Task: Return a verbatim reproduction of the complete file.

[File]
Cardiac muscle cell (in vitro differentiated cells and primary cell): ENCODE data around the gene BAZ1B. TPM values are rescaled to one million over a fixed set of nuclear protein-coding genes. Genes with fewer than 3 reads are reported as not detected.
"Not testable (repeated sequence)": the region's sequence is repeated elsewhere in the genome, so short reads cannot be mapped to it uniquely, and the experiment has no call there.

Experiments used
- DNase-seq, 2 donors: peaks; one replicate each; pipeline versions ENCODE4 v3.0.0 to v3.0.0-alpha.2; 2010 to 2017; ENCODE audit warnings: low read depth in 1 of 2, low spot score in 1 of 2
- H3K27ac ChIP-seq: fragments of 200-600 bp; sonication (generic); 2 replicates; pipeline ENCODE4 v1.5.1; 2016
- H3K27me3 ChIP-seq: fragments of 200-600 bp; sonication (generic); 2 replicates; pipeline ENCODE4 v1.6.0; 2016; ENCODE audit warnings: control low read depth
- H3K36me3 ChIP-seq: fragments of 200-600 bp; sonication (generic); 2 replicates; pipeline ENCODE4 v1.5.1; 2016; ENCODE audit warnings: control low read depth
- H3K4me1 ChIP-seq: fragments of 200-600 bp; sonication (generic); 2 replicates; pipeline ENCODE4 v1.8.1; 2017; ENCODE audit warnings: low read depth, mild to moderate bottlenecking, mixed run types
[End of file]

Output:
Cardiac muscle cell (in vitro differentiated cells and primary cell): ENCODE data around the gene BAZ1B. TPM values are rescaled to one million over a fixed set of nuclear protein-coding genes. Genes with fewer than 3 reads are reported as not detected.
"Not testable (repeated sequence)": the region's sequence is repeated elsewhere in the genome, so short reads cannot be mapped to it uniquely, and the experiment has no call there.

Experiments used
- DNase-seq, 2 donors: peaks; one replicate each; pipeline versions ENCODE4 v3.0.0 to v3.0.0-alpha.2; 2010 to 2017; ENCODE audit warnings: low read depth in 1 of 2, low spot score in 1 of 2
- H3K27ac ChIP-seq: fragments of 200-600 bp; sonication (generic); 2 replicates; pipeline ENCODE4 v1.5.1; 2016
- H3K27me3 ChIP-seq: fragments of 200-600 bp; sonication (generic); 2 replicates; pipeline ENCODE4 v1.6.0; 2016; ENCODE audit warnings: control low read depth
- H3K36me3 ChIP-seq: fragments of 200-600 bp; sonication (generic); 2 replicates; pipeline ENCODE4 v1.5.1; 2016; ENCODE audit warnings: control low read depth
- H3K4me1 ChIP-seq: fragments of 200-600 bp; sonication (generic); 2 replicates; pipeline ENCODE4 v1.8.1; 2017; ENCODE audit warnings: low read depth, mild to moderate bottlenecking, mixed run types